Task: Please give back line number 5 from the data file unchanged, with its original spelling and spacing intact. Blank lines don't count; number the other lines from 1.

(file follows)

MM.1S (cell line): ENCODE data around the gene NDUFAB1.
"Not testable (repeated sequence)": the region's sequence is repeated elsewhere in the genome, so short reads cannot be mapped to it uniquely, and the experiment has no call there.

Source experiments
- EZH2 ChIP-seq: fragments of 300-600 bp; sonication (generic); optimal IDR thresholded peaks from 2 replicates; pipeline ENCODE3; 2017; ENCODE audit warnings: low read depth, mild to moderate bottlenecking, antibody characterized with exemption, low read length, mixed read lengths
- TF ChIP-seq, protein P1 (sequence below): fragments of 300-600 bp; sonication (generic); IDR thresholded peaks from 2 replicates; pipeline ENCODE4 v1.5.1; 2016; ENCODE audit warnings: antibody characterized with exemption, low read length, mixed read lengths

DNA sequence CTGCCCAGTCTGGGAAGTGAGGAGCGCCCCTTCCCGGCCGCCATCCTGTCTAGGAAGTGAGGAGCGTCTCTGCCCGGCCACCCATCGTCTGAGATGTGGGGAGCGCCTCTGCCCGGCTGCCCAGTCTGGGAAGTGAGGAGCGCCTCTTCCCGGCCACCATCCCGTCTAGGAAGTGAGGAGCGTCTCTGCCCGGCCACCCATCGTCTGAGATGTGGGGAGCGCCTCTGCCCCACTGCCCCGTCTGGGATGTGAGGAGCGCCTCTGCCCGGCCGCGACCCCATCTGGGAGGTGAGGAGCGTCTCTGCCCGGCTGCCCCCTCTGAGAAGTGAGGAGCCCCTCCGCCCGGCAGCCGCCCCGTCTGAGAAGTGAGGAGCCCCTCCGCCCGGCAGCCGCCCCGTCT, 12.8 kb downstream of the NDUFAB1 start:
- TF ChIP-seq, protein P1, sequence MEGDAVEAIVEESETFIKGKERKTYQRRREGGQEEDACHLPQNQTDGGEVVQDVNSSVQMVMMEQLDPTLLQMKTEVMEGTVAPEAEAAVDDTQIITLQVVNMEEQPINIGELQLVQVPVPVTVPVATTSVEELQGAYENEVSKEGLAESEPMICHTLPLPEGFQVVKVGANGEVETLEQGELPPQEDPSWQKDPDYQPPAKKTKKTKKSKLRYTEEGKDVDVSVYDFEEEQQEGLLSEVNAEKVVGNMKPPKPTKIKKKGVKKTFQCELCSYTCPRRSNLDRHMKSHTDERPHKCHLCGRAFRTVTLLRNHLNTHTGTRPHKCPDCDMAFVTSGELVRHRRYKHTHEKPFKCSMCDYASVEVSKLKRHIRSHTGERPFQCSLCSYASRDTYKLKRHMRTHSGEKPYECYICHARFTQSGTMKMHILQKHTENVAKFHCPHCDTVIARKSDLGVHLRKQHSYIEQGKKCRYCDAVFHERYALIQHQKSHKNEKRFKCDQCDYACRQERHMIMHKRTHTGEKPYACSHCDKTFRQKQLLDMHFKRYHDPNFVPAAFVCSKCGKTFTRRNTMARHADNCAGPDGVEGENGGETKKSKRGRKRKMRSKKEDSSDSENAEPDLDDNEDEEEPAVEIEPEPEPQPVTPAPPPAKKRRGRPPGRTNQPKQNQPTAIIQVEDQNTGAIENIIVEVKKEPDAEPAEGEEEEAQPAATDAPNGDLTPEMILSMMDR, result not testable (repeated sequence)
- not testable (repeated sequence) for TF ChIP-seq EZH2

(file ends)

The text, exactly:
- TF ChIP-seq, protein P1 (sequence below): fragments of 300-600 bp; sonication (generic); IDR thresholded peaks from 2 replicates; pipeline ENCODE4 v1.5.1; 2016; ENCODE audit warnings: antibody characterized with exemption, low read length, mixed read lengths